The law further presumes accident rather than intentional injury. Gaynor v. Travelers Ins. Co., 12 Ga. App. 601 (77 SE 1072).
It must be remembered that plaintiff had no burden whatever to produce any evidence as to what caused her son's death until the defendant first pierced the pleadings and came forward with evidence to show that death was not accidental. A somewhat similar case, where suit was brought against an insurance company because of accidental death, and where the insurer moved for summary judgment, is that of Continental Assurance Co. v. Rothell, 121 Ga. App. 868
, 869 (176 SE2d 259
); which states, "A defendant, on whom the burden of proof at the trial does not lie, and who on motion for summary judgment in its favor does not pierce the issues made by the pleadings, or, under our present practice, disprove one or more of the essential elements of the plaintiff's case, does not carry the burden of such a movant merely because the evidence submitted fails to prove the plaintiffs case even though it be wholly or in part the deposition or affidavit of the plaintiff itself. There is no burden on the plaintiff to come forward with proof of his case until the evidence adduced prima facie disproves all essential element of plaintiff's theory of recovery. 6 Moore's Federal Practice 2347, Par. 56.15 (3), n. 46; Shadix v. Dowdney, 117 Ga. App. 720 (162 SE2d 245)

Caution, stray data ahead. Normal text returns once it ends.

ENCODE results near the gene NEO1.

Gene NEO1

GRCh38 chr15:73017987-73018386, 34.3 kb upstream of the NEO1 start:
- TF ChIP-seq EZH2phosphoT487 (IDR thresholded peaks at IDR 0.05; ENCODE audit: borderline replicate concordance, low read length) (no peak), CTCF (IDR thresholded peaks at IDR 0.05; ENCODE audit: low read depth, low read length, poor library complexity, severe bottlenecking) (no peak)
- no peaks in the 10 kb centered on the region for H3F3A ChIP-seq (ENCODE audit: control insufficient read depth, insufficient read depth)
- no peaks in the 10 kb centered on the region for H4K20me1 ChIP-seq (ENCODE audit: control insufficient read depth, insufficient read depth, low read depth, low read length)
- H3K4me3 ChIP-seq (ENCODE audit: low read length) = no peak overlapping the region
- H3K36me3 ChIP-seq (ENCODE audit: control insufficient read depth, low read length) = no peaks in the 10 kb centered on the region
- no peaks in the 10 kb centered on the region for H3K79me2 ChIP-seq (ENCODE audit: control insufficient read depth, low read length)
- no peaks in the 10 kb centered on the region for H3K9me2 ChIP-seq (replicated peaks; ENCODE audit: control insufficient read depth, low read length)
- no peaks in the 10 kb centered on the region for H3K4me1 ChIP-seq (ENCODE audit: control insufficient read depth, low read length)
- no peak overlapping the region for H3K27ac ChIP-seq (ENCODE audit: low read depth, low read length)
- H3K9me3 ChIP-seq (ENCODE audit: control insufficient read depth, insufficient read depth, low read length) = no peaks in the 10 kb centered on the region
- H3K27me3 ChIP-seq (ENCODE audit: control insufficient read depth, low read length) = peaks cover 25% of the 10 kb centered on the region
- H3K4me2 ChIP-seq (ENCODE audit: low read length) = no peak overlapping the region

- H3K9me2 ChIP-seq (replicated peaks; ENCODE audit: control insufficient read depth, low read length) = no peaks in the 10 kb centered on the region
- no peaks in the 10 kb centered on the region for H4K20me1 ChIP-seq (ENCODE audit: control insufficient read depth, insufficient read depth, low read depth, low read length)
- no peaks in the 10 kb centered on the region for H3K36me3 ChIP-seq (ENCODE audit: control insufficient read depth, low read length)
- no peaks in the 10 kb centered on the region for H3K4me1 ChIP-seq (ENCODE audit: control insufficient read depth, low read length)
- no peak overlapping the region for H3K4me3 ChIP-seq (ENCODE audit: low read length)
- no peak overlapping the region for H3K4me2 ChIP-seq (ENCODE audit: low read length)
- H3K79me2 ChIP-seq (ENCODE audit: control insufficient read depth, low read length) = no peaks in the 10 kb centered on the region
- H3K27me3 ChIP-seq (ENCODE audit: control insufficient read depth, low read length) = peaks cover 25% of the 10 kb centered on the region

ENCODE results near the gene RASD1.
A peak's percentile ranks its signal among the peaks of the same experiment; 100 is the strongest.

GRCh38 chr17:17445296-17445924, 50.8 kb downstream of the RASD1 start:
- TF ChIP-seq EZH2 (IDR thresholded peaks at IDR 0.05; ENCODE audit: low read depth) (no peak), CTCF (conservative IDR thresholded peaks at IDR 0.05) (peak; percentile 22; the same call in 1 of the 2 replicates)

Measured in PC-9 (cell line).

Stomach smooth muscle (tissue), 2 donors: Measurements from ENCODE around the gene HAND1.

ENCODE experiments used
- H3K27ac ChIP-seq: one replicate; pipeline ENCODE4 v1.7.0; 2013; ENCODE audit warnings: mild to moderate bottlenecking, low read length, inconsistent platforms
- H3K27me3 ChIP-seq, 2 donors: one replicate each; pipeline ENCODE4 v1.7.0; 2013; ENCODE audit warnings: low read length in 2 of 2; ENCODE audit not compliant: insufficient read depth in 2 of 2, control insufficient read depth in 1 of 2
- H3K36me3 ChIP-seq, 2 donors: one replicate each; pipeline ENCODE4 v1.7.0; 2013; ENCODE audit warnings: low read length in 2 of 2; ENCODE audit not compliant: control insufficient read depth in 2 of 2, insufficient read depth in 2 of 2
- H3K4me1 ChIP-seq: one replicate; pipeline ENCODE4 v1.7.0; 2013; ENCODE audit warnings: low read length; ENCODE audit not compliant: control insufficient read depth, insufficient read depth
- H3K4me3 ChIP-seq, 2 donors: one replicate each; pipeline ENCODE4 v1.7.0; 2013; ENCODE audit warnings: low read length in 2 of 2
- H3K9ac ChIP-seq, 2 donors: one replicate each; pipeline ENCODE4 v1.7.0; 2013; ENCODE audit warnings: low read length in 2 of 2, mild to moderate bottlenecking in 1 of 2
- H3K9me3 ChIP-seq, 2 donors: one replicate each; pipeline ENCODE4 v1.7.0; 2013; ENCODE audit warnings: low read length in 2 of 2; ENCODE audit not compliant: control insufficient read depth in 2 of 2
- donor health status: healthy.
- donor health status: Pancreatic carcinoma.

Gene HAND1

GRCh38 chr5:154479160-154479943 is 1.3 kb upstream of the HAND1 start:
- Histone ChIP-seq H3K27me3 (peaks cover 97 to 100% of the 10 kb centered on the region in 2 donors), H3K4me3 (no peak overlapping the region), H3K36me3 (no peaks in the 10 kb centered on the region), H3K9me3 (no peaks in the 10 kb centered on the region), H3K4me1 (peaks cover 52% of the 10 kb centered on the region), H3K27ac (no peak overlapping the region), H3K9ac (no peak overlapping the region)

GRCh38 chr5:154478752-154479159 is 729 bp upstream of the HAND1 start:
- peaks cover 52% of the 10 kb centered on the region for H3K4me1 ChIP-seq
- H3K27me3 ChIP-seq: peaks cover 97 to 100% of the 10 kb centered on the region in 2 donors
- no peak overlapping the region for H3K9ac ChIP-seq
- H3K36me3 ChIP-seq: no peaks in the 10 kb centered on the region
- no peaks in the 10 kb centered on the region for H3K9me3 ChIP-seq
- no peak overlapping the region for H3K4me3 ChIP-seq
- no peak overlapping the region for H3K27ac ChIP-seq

. Accordingly, the evidence adduced on the defendant's motion for summary judgment not affirmatively disclosing that the insured's death was other than accidental, the trial court did not err in denying the defendant's motion for summary judgment." (Emphasis supplied.)
How stands the present case when measured by the principles above enunciated? Defendant has not come forward with proof that disproves plaintiff's case -- nor with evidence "affirmatively disclosing that insured's death was other than accidental." As was held in Rothell, supra, defendant is not entitled to a summary judgment. Defendant simply proved that the deceased came to his death because of an overdose of heroin. It did not prove who injected the heroin. It is just as likely that someone other than deceased made the injection this last time, because the same results did not ensue which had always followed the injection heretofore.
Thus, defendant having the burden, and the presumption being against suicide, defendant is not entitled to the grant of a summary judgment in its favor.
This court, quite recently, speaking through Judge Clark, has held that although the act may be intentional, yet the injury may be the result of an accident, and we quote from Seabolt v. Cheesborough, 127 Ga. App. 254
, at 259 (193 SE2d 238
) as follows: "The plaintiff contends that the question of accident is not involved because the defendant's acts were intentional. While it is true that the defendant's acts were intentional, this would not preclude a finding that the injury was the result of an accident. Where a person, while using reasonable care, commits an intentional act which causes an unexpected injury to another person, the injury is the result of an accident. Johnson v. National Life &c. Co., 92 Ga. App. 818
, 819 (90 SE2d 36
). Caldwell v. Knight, 94 Ga. App. 827
, 828 (96 SE2d 331
In Pitcher v. New York Life Ins. Co., 25 Cal. App. 3d 717, 725 (102 Cal. Rptr. 82) it was held that where a person self-administered an overdose of heroin, unintentionally, absent any other contributing causes, that was sufficient to show that death resulted directly and independently of all other causes from accidental bodily injury.